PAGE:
Talons Philosophy

An Open Online Highschool Philosophy Course

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Chicken? Or the egg? DOL #1

Blogging, my old friend, how I’ve missed you.

A lot of that nostalgia probably has to do with how infrequently I actually blogged back in TALONS, but lets just hope the inquisitive questions of philosophy are enough of an interesting change of pace to keep me invested in blog posts during my final year of high school. So far it seems like that will likely be the case.

A class so vague, and so steeped in the glories of productive argument seems like an incredible basis of a progressivism based class for me, and to this day, the end of the second week, I’ve thoroughly enjoyed the laid back environment of the class. That being said there is still work to be done and things to be thought.

In the previous weeks of class we have in more ways than one discussed what philosophy really is, a question that can only really be answered individually after some serious philosophical thought. Class began on the first day with a roundabout way of defining what exactly philosophy meant as a word, examining its routes and the whole nine yards. Following that the class went right into discussion on two related readings emphasizing that the entire basis of philosophy is, and forever has been, constructive conversation, a concept with which I personally, wholeheartedly agree.

The point of philosophy is not to have a range of facts at your disposal… it is to develop the skills and sensitivity to be able to argue about some of the most significant questions we can ask ourselves.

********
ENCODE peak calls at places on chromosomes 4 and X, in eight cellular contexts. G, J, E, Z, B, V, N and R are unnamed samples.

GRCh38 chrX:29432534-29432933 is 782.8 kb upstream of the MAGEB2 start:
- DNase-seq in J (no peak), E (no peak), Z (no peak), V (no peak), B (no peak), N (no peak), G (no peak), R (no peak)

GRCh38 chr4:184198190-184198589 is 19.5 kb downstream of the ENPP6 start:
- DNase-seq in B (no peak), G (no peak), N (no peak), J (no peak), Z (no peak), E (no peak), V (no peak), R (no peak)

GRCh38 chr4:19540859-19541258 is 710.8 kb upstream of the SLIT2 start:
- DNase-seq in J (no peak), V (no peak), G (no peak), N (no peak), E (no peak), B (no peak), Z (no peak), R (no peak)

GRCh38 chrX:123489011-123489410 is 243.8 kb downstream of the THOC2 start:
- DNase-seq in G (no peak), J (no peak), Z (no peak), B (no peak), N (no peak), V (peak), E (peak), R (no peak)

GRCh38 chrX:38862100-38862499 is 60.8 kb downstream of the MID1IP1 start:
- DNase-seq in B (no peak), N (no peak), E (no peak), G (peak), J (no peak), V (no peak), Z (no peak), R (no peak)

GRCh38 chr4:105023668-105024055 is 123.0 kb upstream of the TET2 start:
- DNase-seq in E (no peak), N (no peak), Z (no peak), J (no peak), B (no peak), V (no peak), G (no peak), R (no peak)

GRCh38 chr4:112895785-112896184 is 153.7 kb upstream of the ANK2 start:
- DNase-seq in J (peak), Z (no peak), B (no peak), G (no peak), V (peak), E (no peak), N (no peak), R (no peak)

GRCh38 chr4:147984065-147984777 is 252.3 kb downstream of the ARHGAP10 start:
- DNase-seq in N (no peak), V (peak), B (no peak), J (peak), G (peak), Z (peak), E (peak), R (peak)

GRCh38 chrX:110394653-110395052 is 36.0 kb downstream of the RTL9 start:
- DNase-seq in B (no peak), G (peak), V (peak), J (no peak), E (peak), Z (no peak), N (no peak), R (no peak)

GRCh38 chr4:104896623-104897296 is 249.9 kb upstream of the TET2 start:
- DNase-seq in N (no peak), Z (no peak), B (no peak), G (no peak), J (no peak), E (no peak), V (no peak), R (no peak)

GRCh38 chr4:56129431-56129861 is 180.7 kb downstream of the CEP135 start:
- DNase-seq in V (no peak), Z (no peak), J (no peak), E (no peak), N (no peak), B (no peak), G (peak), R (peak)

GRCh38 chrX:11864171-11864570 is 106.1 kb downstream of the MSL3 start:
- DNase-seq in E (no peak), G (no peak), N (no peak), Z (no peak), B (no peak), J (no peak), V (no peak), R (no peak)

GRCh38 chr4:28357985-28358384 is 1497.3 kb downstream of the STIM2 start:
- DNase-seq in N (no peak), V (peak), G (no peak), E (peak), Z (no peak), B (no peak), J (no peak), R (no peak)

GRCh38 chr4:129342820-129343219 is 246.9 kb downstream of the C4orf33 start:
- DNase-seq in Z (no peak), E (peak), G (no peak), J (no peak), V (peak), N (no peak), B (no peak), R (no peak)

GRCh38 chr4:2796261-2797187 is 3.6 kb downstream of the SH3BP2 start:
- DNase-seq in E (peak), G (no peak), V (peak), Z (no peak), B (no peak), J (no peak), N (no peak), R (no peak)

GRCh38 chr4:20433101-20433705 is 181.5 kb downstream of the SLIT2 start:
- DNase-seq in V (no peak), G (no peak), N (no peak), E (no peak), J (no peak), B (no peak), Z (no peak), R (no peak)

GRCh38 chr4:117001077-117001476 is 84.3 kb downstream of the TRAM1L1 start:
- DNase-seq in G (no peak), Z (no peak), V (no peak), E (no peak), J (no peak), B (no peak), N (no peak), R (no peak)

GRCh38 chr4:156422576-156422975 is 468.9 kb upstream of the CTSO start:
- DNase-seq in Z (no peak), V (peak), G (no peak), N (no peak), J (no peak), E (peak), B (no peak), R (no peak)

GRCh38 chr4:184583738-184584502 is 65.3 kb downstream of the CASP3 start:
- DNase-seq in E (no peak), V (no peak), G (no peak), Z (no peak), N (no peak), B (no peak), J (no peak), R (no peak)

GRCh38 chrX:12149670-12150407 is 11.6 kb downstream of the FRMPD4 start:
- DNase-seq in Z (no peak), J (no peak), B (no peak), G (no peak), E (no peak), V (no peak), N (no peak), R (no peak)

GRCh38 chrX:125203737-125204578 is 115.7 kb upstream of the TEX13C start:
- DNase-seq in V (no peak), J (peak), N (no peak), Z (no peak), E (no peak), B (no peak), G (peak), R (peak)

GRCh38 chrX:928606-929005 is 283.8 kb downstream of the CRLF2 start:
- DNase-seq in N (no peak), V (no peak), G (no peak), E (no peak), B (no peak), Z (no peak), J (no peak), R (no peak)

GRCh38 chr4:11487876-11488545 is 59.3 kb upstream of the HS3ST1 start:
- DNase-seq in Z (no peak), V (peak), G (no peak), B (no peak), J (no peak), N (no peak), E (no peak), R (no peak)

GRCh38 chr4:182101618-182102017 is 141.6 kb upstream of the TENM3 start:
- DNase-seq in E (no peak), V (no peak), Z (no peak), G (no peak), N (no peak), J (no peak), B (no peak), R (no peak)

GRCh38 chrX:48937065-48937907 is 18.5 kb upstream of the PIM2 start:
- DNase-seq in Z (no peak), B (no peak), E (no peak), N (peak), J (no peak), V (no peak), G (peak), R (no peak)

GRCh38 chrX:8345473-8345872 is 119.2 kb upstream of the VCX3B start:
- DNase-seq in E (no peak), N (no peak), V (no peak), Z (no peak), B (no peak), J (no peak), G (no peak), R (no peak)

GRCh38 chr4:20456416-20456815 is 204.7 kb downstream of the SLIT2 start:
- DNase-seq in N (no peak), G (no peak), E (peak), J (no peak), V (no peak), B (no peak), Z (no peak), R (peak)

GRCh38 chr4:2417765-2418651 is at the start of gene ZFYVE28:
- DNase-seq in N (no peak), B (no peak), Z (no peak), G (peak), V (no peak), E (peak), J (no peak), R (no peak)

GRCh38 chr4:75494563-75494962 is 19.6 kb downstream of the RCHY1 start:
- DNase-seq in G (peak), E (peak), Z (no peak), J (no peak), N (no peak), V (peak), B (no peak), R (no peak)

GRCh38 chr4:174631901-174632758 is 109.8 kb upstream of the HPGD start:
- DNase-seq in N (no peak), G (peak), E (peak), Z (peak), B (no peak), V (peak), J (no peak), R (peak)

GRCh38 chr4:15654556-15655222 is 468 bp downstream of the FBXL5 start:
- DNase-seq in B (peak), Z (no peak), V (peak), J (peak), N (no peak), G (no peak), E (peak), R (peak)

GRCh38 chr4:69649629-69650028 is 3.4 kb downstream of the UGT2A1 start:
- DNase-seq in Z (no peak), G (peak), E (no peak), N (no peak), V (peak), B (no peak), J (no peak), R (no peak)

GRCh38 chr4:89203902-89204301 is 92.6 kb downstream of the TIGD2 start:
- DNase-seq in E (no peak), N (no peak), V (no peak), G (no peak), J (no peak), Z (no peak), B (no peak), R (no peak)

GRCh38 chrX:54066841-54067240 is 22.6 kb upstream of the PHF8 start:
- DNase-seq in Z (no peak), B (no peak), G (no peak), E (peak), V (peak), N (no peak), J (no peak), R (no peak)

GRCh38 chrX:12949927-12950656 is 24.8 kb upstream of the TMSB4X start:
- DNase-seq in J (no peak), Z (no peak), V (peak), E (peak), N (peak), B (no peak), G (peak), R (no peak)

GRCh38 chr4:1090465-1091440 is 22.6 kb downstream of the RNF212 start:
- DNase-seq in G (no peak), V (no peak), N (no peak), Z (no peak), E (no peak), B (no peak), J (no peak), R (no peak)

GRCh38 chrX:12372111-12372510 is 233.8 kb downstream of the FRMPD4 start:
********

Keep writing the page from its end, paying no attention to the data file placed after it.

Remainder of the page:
Above is a quote from the first of the two readings, titled “Talk with me”, a short article that brings up information and past experiences from more than a couple famous historical philosophers. Familiar names including but not limited to Socrates and Machiavelli emphasized the idea of thoughtful and insightful conversation composing the core of philosophy. I will openly admit that since we were given the reading in class I’ve read over it more than a couple of times as if the words will help guide my way through the very confusing, and very refreshing (In the same sense as a raging river, the water may feel great so long as you can manage to keep yourself afloat against the current) style of both teaching and learning incorporated with the class. I’m not sure whether or not the metaphorical life raft reading has helped me to stay above water or not but it has certainly brought more than a couple ideas to my mind about both what I hope to gain through the next few months of class, and, on a more existential level, what I consider philosophy to be at this early stage in the course.